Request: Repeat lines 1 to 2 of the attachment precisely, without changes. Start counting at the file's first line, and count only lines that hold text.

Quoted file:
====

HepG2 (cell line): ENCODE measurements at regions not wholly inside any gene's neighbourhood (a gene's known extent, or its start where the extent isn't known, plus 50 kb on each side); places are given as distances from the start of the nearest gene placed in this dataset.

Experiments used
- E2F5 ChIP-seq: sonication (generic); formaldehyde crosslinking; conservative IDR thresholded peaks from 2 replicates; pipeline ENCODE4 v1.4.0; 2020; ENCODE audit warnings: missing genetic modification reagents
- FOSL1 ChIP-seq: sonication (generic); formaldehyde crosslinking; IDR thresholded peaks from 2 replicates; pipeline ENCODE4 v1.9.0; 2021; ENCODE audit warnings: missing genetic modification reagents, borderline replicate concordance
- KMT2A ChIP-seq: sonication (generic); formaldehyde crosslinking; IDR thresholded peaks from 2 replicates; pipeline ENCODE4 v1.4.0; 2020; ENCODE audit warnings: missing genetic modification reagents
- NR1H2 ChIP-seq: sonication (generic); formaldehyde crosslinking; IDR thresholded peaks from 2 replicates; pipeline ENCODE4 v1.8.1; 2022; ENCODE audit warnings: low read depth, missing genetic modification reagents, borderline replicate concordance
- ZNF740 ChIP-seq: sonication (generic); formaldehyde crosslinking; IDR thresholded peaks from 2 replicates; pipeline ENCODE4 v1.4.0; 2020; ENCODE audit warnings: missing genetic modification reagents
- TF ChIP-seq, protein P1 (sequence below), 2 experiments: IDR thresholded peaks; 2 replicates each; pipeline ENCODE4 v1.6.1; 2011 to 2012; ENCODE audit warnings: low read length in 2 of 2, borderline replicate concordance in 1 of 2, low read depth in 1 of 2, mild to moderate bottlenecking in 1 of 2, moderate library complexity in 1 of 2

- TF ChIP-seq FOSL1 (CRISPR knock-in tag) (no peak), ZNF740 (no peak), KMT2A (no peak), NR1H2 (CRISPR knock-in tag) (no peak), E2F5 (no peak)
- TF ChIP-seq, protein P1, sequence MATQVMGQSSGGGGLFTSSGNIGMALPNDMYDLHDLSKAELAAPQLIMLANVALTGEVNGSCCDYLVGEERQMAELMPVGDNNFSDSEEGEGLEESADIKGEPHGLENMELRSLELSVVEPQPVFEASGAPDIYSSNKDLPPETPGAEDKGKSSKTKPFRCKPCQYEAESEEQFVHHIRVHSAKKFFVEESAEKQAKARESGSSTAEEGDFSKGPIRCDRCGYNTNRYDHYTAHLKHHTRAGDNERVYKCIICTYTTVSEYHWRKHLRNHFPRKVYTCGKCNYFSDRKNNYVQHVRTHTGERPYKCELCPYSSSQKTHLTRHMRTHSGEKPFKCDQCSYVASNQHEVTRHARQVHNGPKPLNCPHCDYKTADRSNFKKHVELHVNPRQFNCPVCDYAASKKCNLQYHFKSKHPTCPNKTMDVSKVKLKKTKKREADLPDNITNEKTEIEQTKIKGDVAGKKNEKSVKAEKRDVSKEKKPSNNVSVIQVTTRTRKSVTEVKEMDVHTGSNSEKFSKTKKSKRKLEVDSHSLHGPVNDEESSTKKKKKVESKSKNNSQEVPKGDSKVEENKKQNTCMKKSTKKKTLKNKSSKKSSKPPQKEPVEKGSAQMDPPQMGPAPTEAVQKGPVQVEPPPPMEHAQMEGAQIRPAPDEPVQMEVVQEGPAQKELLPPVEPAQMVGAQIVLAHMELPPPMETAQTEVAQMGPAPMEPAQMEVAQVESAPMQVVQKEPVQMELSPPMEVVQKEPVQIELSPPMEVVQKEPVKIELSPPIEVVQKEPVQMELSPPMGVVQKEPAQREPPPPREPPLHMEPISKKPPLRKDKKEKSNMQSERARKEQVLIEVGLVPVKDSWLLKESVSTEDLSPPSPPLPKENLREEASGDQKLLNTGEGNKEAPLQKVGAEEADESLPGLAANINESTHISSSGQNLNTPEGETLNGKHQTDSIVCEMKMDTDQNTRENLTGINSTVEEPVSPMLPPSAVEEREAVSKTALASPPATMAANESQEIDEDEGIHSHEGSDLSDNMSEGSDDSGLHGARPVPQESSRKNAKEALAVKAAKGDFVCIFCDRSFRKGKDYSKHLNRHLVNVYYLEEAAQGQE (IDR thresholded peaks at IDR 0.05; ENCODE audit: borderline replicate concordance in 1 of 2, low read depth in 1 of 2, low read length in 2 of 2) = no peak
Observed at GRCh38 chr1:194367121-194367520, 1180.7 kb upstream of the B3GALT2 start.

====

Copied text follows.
HepG2 (cell line): ENCODE measurements at regions not wholly inside any gene's neighbourhood (a gene's known extent, or its start where the extent isn't known, plus 50 kb on each side); places are given as distances from the start of the nearest gene placed in this dataset.

Experiments used